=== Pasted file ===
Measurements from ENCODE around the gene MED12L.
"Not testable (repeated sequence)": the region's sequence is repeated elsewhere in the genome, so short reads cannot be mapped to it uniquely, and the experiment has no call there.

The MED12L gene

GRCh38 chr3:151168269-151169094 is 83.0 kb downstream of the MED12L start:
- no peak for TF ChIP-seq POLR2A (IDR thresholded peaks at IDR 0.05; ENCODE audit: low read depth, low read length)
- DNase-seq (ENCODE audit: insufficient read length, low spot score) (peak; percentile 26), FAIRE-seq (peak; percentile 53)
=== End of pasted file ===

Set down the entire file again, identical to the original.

Measurements from ENCODE around the gene MED12L.
"Not testable (repeated sequence)": the region's sequence is repeated elsewhere in the genome, so short reads cannot be mapped to it uniquely, and the experiment has no call there.

The MED12L gene

GRCh38 chr3:151168269-151169094 is 83.0 kb downstream of the MED12L start:
- no peak for TF ChIP-seq POLR2A (IDR thresholded peaks at IDR 0.05; ENCODE audit: low read depth, low read length)
- DNase-seq (ENCODE audit: insufficient read length, low spot score) (peak; percentile 26), FAIRE-seq (peak; percentile 53)